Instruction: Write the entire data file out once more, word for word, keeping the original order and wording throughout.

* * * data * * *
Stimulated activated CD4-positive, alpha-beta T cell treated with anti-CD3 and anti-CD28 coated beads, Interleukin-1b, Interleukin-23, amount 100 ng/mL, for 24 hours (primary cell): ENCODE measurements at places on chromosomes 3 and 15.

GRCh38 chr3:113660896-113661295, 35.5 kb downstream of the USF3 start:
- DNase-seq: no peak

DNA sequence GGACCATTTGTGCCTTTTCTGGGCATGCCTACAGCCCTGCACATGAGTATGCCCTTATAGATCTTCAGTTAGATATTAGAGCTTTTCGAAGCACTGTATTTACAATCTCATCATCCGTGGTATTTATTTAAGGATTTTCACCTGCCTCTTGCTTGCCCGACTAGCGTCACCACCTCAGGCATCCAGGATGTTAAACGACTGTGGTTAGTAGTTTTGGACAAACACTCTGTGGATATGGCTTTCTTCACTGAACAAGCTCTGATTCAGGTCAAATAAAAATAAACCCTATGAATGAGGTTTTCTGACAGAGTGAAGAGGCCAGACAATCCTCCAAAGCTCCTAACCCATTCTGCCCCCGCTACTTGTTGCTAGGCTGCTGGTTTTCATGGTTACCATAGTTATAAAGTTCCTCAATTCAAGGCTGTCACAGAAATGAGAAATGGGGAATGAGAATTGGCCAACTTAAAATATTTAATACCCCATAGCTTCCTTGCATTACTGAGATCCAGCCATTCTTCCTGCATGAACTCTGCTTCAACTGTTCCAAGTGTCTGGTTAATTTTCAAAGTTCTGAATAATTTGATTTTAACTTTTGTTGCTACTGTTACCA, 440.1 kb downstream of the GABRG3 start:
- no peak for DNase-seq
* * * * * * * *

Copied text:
Stimulated activated CD4-positive, alpha-beta T cell treated with anti-CD3 and anti-CD28 coated beads, Interleukin-1b, Interleukin-23, amount 100 ng/mL, for 24 hours (primary cell): ENCODE measurements at places on chromosomes 3 and 15.

GRCh38 chr3:113660896-113661295, 35.5 kb downstream of the USF3 start:
- DNase-seq: no peak

DNA sequence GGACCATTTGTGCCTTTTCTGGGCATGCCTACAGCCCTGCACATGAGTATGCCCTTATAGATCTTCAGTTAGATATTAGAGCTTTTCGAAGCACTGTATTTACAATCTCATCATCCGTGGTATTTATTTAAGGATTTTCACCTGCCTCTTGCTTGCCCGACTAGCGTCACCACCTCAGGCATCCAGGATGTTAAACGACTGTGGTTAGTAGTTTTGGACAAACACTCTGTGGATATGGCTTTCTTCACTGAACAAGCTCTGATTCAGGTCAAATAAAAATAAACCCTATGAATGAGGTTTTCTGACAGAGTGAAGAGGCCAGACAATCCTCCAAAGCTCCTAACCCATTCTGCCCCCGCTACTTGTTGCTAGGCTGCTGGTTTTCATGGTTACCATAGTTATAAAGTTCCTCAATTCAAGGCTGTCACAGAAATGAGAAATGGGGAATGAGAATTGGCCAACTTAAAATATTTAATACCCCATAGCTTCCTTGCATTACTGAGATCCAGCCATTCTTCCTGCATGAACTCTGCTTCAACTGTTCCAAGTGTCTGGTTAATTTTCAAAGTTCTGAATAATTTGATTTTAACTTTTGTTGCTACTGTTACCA, 440.1 kb downstream of the GABRG3 start:
- no peak for DNase-seq